The Pan African Film & Arts Festival’s (PAFF) 30th edition concluded on Sunday, May 1st. Held both in person at the Cinemark Baldwin Hills 15 and XD and online, PAFF announced its 2022 juried film award winners during their annual Awards Brunch in Los Angeles on Monday, May 2nd. Three groups determined the winners: 1) an external panel of judges, 2) the PAFF Programmers, and 3) the audience. PAFF took place in Los Angeles from April 30-May 1, 2022.
“This year’s film roster reflects the times we are in,” said PAFF General Manager Asantewe Olatunji. “Many focus on social justice issues such as gender equality, police and community relations, and the changing lifestyle norms. Of course, several of the PAFF 2022 films focus on our well-known and sometimes obscure sheroes and heroes whose stories told by their own people give a new perspective of history and view of our world.”
Olatunji continued, “I predict this is just the beginning of the melting of the system’s iceberg that once limited access and the types of stories that are being told. Not only are these films Black films from the world over, but they are also films being made by Black women and LGBTQ+ filmmakers that authentically reflect their world. These are films by people who never had a seat at the table let alone a voice in the conversation.
“As programmers, myself and the other PAFF programmers are happy to be a part of this process of helping to shift the paradigm of what stories are told and by whom. To present these stories and provide access for both filmmakers and their audiences is a great privilege.”
The 2022 PAFF featured over 200 films from 55 countries, in 18 languages, including 58 World and 32 North American premieres. Of the films selected for the Festival, 46% were helmed by female, queer or non-binary filmmakers, and 80% were directed by filmmakers of African descent.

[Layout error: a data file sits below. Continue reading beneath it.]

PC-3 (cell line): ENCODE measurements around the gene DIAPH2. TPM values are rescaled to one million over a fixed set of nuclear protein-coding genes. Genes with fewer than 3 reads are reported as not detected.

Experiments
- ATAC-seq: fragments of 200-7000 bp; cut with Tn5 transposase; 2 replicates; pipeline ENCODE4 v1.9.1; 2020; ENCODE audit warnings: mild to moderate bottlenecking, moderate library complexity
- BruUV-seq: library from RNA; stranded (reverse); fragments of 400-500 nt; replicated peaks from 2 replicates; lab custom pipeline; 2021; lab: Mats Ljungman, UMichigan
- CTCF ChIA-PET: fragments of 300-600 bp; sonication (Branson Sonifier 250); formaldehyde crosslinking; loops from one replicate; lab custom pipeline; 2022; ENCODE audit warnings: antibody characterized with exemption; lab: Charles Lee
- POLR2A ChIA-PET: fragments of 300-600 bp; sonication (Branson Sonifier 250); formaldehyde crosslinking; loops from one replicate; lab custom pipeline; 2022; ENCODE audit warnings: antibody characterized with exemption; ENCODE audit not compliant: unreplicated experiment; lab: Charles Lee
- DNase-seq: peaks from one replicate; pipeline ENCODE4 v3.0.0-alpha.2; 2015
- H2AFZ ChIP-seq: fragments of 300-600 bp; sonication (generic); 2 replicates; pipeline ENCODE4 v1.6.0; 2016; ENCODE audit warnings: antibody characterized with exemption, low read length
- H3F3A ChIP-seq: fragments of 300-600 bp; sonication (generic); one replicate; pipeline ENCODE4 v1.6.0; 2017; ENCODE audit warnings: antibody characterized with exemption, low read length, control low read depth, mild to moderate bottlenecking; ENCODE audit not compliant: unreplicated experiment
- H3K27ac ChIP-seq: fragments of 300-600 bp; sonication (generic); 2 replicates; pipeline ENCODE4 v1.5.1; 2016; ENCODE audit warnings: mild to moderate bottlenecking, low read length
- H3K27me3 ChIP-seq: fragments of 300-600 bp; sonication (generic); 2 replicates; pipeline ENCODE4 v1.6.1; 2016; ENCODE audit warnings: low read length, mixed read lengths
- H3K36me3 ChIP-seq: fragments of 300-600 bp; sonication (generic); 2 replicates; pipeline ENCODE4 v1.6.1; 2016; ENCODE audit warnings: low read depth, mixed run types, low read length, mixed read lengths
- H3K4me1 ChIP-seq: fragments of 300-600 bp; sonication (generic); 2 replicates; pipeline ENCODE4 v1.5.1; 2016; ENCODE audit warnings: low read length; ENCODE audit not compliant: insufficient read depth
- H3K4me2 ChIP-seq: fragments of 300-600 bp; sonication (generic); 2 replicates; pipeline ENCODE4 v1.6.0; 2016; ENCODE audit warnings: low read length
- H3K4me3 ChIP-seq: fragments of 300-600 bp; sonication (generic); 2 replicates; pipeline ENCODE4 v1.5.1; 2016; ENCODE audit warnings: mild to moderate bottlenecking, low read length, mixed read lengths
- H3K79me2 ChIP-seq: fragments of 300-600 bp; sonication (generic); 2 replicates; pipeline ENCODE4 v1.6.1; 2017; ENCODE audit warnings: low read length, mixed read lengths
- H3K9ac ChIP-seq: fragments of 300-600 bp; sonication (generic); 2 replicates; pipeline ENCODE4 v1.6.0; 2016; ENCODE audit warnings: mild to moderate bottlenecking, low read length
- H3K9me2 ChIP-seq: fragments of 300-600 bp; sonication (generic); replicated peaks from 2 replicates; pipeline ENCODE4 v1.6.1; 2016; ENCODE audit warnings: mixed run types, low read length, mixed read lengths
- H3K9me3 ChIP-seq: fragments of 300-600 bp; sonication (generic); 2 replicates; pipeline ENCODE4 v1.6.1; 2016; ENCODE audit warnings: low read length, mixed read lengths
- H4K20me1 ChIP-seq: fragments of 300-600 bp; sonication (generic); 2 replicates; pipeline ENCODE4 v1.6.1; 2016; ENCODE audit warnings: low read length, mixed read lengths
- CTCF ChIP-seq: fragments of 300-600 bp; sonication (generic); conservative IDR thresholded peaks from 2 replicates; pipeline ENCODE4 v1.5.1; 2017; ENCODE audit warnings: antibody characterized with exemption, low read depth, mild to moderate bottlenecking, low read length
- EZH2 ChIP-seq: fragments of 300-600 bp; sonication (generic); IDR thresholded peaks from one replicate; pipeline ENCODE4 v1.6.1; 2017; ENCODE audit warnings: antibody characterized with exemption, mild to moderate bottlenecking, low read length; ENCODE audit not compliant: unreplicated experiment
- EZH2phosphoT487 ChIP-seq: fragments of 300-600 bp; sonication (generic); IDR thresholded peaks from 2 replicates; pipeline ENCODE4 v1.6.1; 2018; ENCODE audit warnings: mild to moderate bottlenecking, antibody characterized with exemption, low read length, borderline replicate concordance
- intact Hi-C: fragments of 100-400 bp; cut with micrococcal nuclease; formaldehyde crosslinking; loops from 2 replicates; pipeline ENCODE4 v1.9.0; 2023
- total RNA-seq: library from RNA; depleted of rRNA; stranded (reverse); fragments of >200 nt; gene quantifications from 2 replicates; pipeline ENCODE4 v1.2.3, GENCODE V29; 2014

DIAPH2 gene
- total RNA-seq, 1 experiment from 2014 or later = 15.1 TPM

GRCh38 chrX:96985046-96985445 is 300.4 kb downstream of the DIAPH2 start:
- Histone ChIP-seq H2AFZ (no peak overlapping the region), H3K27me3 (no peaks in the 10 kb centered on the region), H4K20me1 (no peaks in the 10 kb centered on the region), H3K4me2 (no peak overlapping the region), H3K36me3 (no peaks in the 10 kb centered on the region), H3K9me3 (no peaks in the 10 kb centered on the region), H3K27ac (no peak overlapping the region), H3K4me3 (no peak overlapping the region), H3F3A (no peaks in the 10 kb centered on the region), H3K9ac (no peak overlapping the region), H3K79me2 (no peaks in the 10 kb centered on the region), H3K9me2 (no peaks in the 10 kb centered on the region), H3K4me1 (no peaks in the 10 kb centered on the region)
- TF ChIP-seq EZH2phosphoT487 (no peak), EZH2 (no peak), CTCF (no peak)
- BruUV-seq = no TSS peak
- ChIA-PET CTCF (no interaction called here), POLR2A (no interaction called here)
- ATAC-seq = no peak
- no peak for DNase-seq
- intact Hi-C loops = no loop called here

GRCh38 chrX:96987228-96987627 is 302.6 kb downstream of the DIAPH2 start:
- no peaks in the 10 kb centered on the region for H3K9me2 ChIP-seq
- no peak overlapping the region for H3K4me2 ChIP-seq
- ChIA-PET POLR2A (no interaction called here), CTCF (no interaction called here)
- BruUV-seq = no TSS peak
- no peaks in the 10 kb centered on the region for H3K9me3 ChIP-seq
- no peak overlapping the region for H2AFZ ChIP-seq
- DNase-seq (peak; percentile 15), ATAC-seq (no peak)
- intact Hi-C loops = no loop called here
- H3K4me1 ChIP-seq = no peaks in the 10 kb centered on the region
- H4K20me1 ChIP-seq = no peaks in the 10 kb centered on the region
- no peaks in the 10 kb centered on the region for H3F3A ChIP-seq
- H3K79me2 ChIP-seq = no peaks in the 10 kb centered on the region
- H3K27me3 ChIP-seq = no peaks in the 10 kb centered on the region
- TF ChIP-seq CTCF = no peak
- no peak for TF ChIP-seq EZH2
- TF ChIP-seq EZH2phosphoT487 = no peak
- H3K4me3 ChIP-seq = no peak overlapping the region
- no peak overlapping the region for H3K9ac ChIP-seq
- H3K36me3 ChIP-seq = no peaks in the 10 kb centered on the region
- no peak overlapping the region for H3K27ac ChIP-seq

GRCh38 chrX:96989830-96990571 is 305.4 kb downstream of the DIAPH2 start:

For additional information about PAFF visit paff.org.
2022 PAFF AWARD WINNERS
Best Feature Narrative – Lingui, the Sacred Bonds (Chad) – Directed by Mahamat-Saleh Haroun
Best First Feature Narrative – Queen of Glory (US) – Directed by Nana Mensah
Best Feature Documentary – Buddy Guy: the Blues Chase the Blues Away (US) — Directed by Charles Todd & Devin Amar
Best First Feature Documentary – Africa and I (South Africa) — Directed by Othmane Zolati & Chris Green
Best Short Narrative – Slow Pulse (US) – Directed by Marshall Tyler
Best Short Documentary – Cuba in Africa (Cuba/US) — Directed by Negash Abdurahman
Programmers’ Award: Narrative Feature – Ayinla (Nigeria) – Directed by Tunde Kelani
Programmers’ Award: Documentary – Race Today (UK) — Directed by Wayne G Saunders
Programmers’ Award: Short Narrative – 2 Eye Drops from Normal (US) — Directed by Mora Carew
Programmers’ Award: Short Documentary – For Love & Legacy (US)–Directed by A.K. Sandhu
Audience Favorite: Feature Narrative – Remember Me: The Mahalia Jackson Story (US) — Directed by Denise Dowse
Audience Favorite: Feature Documentary (tie) – The Dream Whisperer (US) – Directed by Eric Drath and Ferguson Rises (US) – Directed by Mobolaji Olambiwonnu
Audience Favorite: Short Narrative – Contraban (US) – Directed by Chelsea Hicks
Audience Favorite: Short Documentary – Crawford – The Man the South Forgot (US) – Directed by Carol Devoe
Ja’net Dubois Awards
Narrative – A Brother’s Whisper (US) — Directed by Jacinto Taras Riddick
Documentary– Grandpa was an Emperor (US/Canada/Ethiopia/France/Germany/Jamaica/UK) — Directed by Constance Marks